So with a good quality 20MP sensor in the FX/135 format, peoples cameras have already film behind, especially when the correct viewing distance in respect to the size of the print is observed. 

I do concede that a larger sensor resolution is helpful if framing is loose and cropping is required, but FX/135 format cameras with about 20 to 24MP seem to be in vogue and with good reason for general purpose photography.
Hugh Gunn

Erik Lund

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Re: Nikon D6 formally announced by Nikon
« Reply #39 on: February 14, 2020, 08:18:50 »
It's very obvious to me that a lot of us really like/use the really high resolution of the D850 and Z7 that doesn't mean the D6 is bad, the D6 is just capable of different things, optimized for other or additional functions  ;D 8)
High resolution makes eyes pop and architecture stand out, and yes for large prints!
Matt Granger, a long time Nikon aficionado is not impressed with the D6 on announcement, dissing it to pieces even before starting to use it  ::)
https://www.youtube.com/watch?v=uQ2DZhDuTek

Seems to me some have a very difficult time understanding there is  huge difference between; Need to have and nice to have,,, must own and!
It's completely fine with me if you just like the best and greatest and never print, fine I know this feeling ;) but it's like not really the target the Nikon designers go for, they go for optimized for the particular job, the intended purpose for that camera, if you're not shooting with the camera with that intent, don't expect the tool, camera is perfect for your intensions or use.Matt is comparing the D6 to some small cameras, I would newer dream of taking such cameras to a paid sports or PJ event type shooting jobs,,, I also think his mirroless arguments a flawed as I see it, there is still a long way before they are up to DSLR viewing experience if they ever get that  ::)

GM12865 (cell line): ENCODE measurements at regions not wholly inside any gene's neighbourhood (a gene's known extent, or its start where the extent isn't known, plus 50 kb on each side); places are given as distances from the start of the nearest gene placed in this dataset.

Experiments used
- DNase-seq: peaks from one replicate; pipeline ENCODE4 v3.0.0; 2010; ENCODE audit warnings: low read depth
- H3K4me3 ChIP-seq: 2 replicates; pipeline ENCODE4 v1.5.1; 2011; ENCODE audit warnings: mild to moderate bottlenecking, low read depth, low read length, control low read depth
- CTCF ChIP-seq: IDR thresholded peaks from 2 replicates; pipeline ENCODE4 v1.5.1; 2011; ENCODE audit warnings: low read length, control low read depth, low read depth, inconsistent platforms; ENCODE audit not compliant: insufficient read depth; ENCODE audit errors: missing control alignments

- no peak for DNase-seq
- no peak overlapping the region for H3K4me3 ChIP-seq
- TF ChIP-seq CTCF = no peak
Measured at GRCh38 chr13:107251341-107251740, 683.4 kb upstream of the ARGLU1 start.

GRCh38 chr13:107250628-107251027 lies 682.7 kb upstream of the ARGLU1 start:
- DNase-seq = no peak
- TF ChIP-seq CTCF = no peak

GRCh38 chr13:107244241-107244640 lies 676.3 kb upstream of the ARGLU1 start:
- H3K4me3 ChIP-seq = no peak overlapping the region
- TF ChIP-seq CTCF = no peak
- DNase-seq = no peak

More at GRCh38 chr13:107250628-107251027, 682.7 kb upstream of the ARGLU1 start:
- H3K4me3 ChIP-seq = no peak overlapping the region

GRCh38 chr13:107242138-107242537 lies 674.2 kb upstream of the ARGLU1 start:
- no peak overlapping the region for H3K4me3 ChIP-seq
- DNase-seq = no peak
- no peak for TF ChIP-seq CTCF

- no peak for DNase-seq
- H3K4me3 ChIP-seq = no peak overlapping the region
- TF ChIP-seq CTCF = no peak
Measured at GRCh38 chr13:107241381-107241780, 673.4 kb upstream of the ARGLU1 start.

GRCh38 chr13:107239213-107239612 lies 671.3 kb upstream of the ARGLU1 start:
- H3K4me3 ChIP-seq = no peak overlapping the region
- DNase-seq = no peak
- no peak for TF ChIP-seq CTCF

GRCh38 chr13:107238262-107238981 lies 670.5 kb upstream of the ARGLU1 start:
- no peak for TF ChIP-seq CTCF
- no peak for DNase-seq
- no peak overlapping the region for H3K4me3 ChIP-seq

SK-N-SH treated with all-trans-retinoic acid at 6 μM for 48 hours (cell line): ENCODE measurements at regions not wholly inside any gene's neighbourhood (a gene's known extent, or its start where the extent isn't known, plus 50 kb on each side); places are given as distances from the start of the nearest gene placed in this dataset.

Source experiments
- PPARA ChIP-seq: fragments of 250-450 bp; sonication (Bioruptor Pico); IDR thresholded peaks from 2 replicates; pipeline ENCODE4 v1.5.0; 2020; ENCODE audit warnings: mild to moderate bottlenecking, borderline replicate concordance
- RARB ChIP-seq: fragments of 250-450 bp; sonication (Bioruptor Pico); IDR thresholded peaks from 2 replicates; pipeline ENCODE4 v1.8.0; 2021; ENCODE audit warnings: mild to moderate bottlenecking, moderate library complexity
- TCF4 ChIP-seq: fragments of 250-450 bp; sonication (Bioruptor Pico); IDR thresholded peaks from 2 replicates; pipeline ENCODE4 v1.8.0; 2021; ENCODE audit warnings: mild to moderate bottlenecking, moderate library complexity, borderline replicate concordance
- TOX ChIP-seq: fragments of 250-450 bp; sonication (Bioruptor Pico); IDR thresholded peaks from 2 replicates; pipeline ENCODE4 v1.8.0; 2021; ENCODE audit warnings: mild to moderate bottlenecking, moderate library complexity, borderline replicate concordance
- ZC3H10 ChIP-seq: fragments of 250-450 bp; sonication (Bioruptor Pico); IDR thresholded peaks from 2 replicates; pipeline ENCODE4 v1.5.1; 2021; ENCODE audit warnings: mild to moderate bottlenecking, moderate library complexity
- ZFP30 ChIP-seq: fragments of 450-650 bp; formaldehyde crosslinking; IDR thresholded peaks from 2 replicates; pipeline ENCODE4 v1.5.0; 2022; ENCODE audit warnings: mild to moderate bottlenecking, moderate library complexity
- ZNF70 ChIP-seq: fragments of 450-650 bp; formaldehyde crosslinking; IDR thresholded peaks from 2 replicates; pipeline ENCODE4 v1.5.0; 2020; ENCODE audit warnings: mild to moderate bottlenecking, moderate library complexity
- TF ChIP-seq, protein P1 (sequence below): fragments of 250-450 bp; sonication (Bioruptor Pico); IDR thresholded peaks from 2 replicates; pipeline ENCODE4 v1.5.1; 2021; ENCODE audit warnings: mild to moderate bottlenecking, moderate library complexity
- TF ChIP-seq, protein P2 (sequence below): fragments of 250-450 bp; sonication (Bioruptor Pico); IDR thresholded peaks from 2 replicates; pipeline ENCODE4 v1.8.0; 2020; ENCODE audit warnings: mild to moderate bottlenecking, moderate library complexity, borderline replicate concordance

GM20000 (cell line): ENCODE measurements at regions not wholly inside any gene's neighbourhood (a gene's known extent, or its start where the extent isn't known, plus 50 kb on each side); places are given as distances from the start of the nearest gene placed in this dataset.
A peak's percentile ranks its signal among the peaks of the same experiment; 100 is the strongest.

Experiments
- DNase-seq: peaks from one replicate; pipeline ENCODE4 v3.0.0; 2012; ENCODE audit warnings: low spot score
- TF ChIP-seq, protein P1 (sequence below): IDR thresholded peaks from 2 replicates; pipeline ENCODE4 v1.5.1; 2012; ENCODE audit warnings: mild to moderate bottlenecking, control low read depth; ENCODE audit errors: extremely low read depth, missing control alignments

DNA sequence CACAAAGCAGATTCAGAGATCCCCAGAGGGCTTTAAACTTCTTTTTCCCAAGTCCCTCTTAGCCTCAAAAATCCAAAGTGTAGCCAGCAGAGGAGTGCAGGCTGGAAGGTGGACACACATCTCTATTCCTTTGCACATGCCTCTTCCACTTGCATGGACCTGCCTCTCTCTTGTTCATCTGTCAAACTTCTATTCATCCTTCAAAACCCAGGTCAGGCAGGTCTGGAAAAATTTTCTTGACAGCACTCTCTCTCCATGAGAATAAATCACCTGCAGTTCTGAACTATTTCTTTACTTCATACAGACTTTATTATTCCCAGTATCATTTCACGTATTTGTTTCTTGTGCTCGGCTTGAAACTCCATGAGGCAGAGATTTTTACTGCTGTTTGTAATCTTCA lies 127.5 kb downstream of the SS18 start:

Erik Lund

chambeshi

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Re: Nikon D6 formally announced by Nikon
« Reply #40 on: February 14, 2020, 08:53:42 »
The troll armies have swarmed over trashing the D6. Typing away past their bedtimes. The cellphone is the limit of most keyboard eggspurts, judging by the silliness and worse.

Many enthusiasts and also Pros do not need a D6, but we all be using the D6 AFC engine if we upgrade to future cameras. Brad Hill and Thom Hogan published some measured pre-use comments on the D6. Otherwise we wait weeks into April - and longer - for reliable reviews. Utubers are best ignored.
http://www.naturalart.ca/voice/blog.html#D6PrelimThoughts

- D6 AF focusing system, ENEL18c, ~12 fps, dual CFexpress, What is needed rather urgently (if Nikon want upgraders and new owners of DSLRs) is a D850 with emboldened specifications, including cloning feratures across from the D6 and also Z7/D780.

Many owners of this D880 will shoot macro, so ISO64 is mandatory, as is tilting touch screen, and more than decent Lv AFS etc (focus-peaking). Such a camera will also continue to appeal to landscape shooters. So adding key features that have just been added into the D780 will clinch appeal across genres. An improved  Z7 sensor that does noticeably better - ie less noise - IQ at ISO6400. The D850 has its traction through fitting the individual demands across a diversity of genres. As Jeff McNally and Dixey Dixon quipped at its launch in NYC - The camera of totality



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Frank Fremerey

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Re: Nikon D6 formally announced by Nikon
« Reply #41 on: February 14, 2020, 09:08:46 »